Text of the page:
Artificial Intelligence: I promise to think differently but ethically. A lot has been said about AI and where we’re going as an industry. Can we use AI to mimic analyst decisions? What are the safety concerns we will face when AI goes further in not just security, but the world in general? Autonomous vehicles, for example, show no signs of slowing down (no pun intended). Ethics is a significant topic as well when AI is introduced. Several speakers at RSA brought their AI research forward, and undoubtedly, there’s more where this came from.
IoT: I promise to not leave my Internet of Things lying around: The infinite possibilities of IoT is still in its infancy. There’s no question that nearly everything will be Internet-connected in the future. Consumers gobble up the latest and greatest digital watches and baby monitors and vacuums without much thought to how, when, or to what they’re connected. As security professionals, the question is: how do we secure and trust these devices? Many sessions focused on where the problems lie and how to fix them (now we need to bring the manufacturers and developers into our inner circle). Look for 2017 to see more vendors offering solutions to help secure anything we wear, drive, or plug in.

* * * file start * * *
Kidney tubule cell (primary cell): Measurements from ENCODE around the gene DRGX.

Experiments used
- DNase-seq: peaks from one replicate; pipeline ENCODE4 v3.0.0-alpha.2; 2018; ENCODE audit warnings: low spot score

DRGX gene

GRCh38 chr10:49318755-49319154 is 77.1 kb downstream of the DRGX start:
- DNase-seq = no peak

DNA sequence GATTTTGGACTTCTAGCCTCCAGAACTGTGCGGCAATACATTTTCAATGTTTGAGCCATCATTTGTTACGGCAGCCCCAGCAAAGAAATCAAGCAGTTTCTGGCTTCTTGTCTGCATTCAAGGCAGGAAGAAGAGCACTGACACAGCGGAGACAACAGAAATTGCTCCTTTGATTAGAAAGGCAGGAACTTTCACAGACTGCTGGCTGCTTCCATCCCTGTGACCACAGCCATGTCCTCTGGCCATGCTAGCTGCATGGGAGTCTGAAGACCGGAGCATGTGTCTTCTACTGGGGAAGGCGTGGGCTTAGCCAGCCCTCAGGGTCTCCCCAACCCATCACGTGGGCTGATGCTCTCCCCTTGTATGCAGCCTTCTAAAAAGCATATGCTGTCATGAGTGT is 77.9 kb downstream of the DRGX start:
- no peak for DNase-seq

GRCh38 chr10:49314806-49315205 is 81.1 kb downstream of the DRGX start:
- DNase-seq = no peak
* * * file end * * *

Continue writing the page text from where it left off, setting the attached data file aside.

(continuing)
Behavior: I promise to behave: Spotting suspicious user behavior and alerting appropriate parties before damage is done, or at least escalating issues as part of the IR process, is becoming more commonplace. Communication is king, after all. By combining intelligence, user activity, network visibility, and external threats, user behavior analytics solutions help identify activity which warrants investigation. The quicker problems are identified and communicated, the better the outcome. Vendors such as Exabeam, ObserveIT, Bay Dynamics, and Fortscale are making a strong presence in the market and helping end users identify anomalous behavior and react more swiftly.
The past 25 years have been remarkable! The conference draws international and mainstream media attention, and it is a spectacle of lights, sounds, and pitches
(along with badge scanning, sore feet, and pockets full of tchotchkes). We’ve learned much from our time together, and now we must resolve to build into the future to ensure sustainability and relevance. Our commitment to security must not waver; thank you to RSA Conference 2016 for highlighting how far we’ve grown and providing ideas on how to be even better in the years to come.